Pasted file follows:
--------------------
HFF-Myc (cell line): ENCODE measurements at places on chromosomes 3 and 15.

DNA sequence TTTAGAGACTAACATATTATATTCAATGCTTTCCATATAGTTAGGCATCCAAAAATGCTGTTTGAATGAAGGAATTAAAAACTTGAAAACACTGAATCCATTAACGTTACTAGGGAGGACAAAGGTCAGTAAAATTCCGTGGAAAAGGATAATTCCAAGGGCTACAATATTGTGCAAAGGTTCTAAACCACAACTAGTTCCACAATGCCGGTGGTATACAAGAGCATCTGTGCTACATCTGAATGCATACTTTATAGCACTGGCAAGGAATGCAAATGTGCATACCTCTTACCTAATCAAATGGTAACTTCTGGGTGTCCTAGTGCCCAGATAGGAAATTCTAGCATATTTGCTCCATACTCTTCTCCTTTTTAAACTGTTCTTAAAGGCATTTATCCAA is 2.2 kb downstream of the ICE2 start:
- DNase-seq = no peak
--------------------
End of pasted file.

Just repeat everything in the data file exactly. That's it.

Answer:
HFF-Myc (cell line): ENCODE measurements at places on chromosomes 3 and 15.

DNA sequence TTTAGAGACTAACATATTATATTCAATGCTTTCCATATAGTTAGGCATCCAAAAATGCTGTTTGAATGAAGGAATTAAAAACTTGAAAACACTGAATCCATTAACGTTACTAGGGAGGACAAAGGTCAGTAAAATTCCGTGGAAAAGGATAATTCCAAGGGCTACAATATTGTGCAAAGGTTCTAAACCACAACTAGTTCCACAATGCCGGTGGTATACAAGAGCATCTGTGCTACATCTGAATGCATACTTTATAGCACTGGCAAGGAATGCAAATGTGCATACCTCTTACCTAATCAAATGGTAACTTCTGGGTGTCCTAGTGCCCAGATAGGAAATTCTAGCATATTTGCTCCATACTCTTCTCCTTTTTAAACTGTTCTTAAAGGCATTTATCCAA is 2.2 kb downstream of the ICE2 start:
- DNase-seq = no peak